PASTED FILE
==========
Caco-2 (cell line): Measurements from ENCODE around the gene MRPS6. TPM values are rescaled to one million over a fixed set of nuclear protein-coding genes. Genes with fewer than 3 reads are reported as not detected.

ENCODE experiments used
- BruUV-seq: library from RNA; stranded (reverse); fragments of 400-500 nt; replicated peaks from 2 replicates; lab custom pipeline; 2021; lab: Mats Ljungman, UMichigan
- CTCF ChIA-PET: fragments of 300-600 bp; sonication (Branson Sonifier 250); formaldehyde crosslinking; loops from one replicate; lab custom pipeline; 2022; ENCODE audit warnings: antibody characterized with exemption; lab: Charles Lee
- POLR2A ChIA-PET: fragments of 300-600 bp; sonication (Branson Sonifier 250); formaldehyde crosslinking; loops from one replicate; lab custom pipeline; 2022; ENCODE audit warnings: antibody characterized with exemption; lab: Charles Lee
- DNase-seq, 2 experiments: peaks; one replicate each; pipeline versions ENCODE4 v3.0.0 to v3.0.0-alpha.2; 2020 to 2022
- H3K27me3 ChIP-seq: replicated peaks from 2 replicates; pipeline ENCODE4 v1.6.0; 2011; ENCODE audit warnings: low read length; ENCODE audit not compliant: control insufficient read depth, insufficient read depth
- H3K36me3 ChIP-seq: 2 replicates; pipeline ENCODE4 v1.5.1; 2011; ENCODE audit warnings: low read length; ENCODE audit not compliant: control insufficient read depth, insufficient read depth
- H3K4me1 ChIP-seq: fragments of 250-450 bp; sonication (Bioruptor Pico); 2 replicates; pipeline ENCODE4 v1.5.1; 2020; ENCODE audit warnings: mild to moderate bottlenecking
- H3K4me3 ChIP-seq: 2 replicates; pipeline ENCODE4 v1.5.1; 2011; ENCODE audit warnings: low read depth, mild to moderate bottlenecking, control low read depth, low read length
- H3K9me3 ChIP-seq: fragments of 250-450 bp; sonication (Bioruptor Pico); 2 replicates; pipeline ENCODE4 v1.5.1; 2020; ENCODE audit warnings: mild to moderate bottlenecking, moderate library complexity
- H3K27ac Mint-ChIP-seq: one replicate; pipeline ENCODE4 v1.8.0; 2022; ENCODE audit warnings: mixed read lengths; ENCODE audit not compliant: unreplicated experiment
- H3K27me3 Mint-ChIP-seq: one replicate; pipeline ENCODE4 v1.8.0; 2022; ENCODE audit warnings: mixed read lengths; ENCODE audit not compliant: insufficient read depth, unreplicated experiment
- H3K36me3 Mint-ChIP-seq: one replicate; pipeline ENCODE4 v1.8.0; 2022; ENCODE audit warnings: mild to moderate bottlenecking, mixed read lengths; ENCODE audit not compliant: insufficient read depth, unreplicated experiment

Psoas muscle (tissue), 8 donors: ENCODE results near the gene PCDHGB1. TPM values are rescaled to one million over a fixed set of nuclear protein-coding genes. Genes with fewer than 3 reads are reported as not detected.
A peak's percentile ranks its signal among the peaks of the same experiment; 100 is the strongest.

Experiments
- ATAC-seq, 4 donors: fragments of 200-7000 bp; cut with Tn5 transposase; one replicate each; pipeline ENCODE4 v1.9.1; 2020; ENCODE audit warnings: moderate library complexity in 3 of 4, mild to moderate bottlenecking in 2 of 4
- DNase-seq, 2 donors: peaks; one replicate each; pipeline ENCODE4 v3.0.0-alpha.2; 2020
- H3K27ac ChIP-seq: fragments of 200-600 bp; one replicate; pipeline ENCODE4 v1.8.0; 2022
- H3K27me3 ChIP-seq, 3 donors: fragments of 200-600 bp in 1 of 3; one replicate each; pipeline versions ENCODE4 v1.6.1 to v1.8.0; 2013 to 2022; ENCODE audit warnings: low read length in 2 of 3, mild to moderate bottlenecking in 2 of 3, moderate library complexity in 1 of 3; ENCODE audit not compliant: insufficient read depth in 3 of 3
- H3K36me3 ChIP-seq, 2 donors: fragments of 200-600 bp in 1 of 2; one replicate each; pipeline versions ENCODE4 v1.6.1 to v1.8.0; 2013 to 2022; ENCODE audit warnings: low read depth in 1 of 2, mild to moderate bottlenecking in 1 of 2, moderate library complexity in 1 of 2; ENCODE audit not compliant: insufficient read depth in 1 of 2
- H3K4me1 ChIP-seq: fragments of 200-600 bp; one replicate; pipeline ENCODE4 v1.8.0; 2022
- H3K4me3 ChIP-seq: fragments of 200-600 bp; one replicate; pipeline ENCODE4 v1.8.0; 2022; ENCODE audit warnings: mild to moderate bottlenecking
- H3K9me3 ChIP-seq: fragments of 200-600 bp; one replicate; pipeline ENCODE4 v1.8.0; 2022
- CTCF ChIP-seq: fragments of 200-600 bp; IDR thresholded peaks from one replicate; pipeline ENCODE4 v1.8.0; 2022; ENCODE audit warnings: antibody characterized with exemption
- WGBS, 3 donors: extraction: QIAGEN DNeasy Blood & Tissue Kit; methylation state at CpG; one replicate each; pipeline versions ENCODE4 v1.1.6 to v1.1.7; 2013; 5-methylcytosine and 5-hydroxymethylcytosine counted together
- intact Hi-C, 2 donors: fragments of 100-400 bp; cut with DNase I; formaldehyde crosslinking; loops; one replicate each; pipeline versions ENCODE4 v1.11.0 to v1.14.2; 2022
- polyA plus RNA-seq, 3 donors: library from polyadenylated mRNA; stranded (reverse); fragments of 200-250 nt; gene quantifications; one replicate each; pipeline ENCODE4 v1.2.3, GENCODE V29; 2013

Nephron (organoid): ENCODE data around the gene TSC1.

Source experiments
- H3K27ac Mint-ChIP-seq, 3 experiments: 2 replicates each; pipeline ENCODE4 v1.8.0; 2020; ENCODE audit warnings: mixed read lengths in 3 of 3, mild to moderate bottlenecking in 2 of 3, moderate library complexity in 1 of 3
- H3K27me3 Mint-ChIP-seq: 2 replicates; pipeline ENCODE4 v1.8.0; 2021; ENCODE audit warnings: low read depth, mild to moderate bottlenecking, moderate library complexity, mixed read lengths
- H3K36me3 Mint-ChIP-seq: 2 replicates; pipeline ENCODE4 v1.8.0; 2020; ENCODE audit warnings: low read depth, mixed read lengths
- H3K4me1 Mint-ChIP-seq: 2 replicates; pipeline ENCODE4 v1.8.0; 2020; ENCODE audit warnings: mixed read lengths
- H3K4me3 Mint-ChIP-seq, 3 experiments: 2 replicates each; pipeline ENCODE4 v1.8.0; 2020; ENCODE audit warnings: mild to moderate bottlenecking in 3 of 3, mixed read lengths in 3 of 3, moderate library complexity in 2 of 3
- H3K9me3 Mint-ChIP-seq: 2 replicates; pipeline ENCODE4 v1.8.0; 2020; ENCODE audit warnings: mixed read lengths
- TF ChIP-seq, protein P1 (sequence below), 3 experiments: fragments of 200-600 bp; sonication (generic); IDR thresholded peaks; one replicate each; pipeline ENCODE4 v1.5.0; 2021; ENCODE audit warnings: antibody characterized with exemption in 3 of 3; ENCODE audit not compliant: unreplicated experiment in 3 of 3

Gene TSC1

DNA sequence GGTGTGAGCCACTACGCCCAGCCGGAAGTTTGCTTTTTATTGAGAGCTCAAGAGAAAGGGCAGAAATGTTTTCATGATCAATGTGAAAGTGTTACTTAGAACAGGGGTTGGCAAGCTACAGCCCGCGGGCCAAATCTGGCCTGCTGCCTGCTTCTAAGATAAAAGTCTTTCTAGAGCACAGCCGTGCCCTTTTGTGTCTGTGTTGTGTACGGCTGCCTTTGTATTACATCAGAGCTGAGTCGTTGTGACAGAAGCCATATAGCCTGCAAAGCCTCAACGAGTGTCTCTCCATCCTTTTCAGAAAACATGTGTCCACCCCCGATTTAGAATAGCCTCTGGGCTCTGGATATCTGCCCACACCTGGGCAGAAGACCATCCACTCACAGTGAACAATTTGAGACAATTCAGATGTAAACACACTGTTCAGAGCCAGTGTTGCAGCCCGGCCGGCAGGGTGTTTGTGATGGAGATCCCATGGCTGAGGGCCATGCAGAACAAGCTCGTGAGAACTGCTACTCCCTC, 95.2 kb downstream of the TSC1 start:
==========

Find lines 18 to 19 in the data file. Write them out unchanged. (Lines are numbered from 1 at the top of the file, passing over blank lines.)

- ATAC-seq, 4 donors: fragments of 200-7000 bp; cut with Tn5 transposase; one replicate each; pipeline ENCODE4 v1.9.1; 2020; ENCODE audit warnings: moderate library complexity in 3 of 4, mild to moderate bottlenecking in 2 of 4
- DNase-seq, 2 donors: peaks; one replicate each; pipeline ENCODE4 v3.0.0-alpha.2; 2020